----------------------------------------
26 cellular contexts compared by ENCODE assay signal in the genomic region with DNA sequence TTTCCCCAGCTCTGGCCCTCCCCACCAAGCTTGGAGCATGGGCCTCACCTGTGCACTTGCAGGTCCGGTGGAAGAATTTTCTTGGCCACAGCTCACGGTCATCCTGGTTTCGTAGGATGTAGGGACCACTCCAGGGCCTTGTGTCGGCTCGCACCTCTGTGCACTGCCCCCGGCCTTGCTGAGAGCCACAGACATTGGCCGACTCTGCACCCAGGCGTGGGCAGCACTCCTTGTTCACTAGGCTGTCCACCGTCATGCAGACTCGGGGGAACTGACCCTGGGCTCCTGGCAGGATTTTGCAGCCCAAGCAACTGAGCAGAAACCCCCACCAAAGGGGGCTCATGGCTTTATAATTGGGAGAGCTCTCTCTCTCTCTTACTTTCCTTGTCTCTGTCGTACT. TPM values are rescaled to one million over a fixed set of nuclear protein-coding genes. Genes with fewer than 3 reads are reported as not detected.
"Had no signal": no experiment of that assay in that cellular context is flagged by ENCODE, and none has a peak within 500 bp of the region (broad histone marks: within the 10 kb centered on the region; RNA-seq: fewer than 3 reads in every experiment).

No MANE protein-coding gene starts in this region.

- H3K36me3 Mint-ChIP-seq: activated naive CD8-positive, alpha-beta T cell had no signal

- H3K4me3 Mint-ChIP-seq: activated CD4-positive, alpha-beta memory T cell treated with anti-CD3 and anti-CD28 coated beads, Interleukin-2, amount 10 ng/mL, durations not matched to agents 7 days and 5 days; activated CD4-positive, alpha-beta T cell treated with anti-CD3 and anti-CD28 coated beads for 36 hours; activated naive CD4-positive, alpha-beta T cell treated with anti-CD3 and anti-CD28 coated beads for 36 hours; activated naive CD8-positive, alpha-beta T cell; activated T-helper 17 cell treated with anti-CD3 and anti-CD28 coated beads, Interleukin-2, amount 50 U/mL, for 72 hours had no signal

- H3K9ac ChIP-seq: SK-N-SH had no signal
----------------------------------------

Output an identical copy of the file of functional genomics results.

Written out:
26 cellular contexts compared by ENCODE assay signal in the genomic region with DNA sequence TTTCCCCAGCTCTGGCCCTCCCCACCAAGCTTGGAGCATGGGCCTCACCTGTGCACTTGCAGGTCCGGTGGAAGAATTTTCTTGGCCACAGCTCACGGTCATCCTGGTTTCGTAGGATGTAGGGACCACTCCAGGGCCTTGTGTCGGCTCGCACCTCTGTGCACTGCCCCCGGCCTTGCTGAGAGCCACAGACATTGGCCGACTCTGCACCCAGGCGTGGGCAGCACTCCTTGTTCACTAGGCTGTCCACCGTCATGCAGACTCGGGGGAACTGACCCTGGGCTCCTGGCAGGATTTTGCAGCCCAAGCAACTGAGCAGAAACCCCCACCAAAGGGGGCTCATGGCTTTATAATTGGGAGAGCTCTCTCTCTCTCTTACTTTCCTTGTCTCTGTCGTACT. TPM values are rescaled to one million over a fixed set of nuclear protein-coding genes. Genes with fewer than 3 reads are reported as not detected.
"Had no signal": no experiment of that assay in that cellular context is flagged by ENCODE, and none has a peak within 500 bp of the region (broad histone marks: within the 10 kb centered on the region; RNA-seq: fewer than 3 reads in every experiment).

No MANE protein-coding gene starts in this region.

- H3K36me3 Mint-ChIP-seq: activated naive CD8-positive, alpha-beta T cell had no signal

- H3K4me3 Mint-ChIP-seq: activated CD4-positive, alpha-beta memory T cell treated with anti-CD3 and anti-CD28 coated beads, Interleukin-2, amount 10 ng/mL, durations not matched to agents 7 days and 5 days; activated CD4-positive, alpha-beta T cell treated with anti-CD3 and anti-CD28 coated beads for 36 hours; activated naive CD4-positive, alpha-beta T cell treated with anti-CD3 and anti-CD28 coated beads for 36 hours; activated naive CD8-positive, alpha-beta T cell; activated T-helper 17 cell treated with anti-CD3 and anti-CD28 coated beads, Interleukin-2, amount 50 U/mL, for 72 hours had no signal

- H3K9ac ChIP-seq: SK-N-SH had no signal